Autologous stem cell transplant (ASCT) remains standard of care for consolidation after induction therapy for eligible newly diagnosed myeloma patients. In recent clinical trials comparing ASCT to delayed ASCT, patients aged over 65 were excluded. In real-world practice stem cell transplants are not restricted to those aged under 65 and clinicians decide on transplant eligibility based on patient fitness rather than a strict age cut off. Data from the UK NCRI Myeloma XI trial, a large phase III randomised controlled trial with pathways for transplant-eligible (TE) and ineligible (TNE) patients, was used in an exploratory analysis to examine the efficacy and toxicity of ASCT in older patients including analysis using an agematched population to compare outcomes for patients receiving similar induction therapy with or without ASCT. Older patients within the TE pathway were less likely to undergo stem cell harvest at the end of induction than younger patients and of those patients undergoing ASCT there was a reduction in PFS associated with increasing age. ASCT in older patients was well tolerated with no difference in morbidity or mortality between patients aged <65 years, 65-69 and 70-75. In an age-matched population of patients including those in both the TE and TNE pathways there was a significant advantage associated with undergoing ASCT with an increase in PFS (HR 0.41, p <0.0001) and OS (HR 0.51, p <0.0001), which persisted even after adjustment for baseline covariates including those related to frailty and response to induction. These findings support the use of ASCT for selected, fit older myeloma patients.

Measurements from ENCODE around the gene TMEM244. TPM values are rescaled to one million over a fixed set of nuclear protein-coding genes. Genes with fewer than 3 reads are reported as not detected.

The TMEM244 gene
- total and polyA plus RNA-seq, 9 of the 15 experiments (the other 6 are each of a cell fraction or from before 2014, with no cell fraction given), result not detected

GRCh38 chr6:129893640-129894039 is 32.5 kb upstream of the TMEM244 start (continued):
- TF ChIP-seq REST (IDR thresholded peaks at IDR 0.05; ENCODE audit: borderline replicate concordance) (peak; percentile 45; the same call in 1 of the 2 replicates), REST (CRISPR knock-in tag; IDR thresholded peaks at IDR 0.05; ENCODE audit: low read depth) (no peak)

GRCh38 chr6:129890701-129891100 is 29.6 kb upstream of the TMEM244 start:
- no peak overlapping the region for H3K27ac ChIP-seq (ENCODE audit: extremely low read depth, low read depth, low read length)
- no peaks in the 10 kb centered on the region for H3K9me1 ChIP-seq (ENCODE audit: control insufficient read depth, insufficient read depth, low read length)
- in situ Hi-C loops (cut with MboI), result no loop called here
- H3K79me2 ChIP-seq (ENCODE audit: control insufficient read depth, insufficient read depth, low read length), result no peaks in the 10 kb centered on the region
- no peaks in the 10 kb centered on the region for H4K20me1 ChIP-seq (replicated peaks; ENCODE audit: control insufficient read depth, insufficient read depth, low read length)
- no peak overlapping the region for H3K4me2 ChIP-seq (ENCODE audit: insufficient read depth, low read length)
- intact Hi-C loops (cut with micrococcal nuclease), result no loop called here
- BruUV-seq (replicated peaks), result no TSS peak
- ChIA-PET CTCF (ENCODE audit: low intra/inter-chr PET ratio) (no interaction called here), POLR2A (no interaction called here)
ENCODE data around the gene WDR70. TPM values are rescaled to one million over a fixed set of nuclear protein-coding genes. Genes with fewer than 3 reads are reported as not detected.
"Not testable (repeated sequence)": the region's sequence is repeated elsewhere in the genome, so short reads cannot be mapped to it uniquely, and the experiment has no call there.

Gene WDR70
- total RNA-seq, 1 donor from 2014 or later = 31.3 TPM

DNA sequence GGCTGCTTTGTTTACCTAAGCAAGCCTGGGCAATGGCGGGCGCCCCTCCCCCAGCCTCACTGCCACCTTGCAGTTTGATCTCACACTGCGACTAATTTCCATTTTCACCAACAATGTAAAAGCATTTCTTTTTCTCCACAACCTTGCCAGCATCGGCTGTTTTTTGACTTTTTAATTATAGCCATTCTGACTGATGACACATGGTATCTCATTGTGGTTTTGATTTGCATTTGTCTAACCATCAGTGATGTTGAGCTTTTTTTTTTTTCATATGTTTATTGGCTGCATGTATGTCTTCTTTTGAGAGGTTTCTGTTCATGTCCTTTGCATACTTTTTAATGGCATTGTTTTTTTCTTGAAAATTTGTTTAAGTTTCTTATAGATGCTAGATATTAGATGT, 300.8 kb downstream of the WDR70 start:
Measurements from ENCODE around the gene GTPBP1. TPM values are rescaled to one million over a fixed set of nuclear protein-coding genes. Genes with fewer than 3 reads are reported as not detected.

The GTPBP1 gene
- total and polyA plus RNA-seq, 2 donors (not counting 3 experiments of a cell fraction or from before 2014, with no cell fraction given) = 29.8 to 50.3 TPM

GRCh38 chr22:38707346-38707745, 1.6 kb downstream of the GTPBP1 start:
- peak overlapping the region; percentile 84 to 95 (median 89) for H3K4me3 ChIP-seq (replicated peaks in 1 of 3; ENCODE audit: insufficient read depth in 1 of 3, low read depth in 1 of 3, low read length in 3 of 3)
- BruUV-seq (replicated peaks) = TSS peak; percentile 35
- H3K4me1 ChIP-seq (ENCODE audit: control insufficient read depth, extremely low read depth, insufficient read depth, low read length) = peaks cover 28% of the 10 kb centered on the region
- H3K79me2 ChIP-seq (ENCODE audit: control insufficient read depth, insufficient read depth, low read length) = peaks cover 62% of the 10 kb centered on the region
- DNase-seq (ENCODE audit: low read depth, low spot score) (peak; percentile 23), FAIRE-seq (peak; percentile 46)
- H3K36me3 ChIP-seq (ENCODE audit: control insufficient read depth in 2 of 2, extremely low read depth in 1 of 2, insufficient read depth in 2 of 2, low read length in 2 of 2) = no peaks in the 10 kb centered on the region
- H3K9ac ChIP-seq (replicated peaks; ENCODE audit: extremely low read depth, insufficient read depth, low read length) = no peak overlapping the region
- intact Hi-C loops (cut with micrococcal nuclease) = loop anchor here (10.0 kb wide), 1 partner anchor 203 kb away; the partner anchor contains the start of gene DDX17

Figures & Tables
This work is licensed under a Creative Commons Attribution-NonCommercial 4.0 International License.